On May 19, 2015, the companies filed a supplemental petition proposing revisions of associated administrative portions of their tariffs. Specifically, the companies wish to revise index pages and natural gas service agreement forms associated with the previously proposed tariff sheets. The companies waived, “to the extent necessary,” the 60-day file and suspend provisions of Section 366.06(3), Florida Statutes (F.S.). The Commission has jurisdiction in this matter pursuant to Section 366.06, F.S.

 

 


Discussion of Issues

Issue 1: 

 Should the Commission approve the companies' proposed tariff revision?

Recommendation: 

 Yes. The proposed tariff revisions should be approved with an effective date of July 21, 2015. (Draper)

Staff Analysis: 

 The current NGV tariffs for each of the companies include a $100 monthly customer charge and a $0.17111 per therm transportation charge. The cost of gas is separate. The charges were designed to recover the companies’ estimated annual cost associated with installing the gas line and equipment necessary to deliver gas to a commercial fueling station, owned and maintained by the customer, based upon the projected annual usage of 250,000 therms for a fueling station.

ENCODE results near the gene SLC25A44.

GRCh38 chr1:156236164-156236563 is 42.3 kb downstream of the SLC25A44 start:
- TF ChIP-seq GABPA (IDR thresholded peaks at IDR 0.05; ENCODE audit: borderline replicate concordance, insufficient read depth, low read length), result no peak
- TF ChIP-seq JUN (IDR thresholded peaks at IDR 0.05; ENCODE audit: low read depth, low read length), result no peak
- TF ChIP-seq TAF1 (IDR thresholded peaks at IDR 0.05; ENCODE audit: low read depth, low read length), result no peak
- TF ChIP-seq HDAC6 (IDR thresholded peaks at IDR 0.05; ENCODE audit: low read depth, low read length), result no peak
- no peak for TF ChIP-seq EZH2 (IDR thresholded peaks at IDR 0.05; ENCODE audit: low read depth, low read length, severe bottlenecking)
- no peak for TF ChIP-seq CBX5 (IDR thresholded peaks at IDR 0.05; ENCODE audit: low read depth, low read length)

For each customer requesting service under the NGV tariff, the companies perform an analysis to determine the customer-specific cost of service and revenues based on expected usage. This analysis is necessary to determine whether the tariffed NGV charges, that are based on average cost of service, will recover construction costs that vary between customers. Pursuant to Rule 25-7.054, Florida Administrative Code (F.A.C.) and the companies’ tariffs on line extensions, the companies are allowed to request a contribution in aid of construction (CIAC) if the cost of the line extension is greater than the maximum allowable construction cost (MACC). The Rule defines the MACC as four times the estimated annual gas revenue to be derived from the facilities less the cost of gas.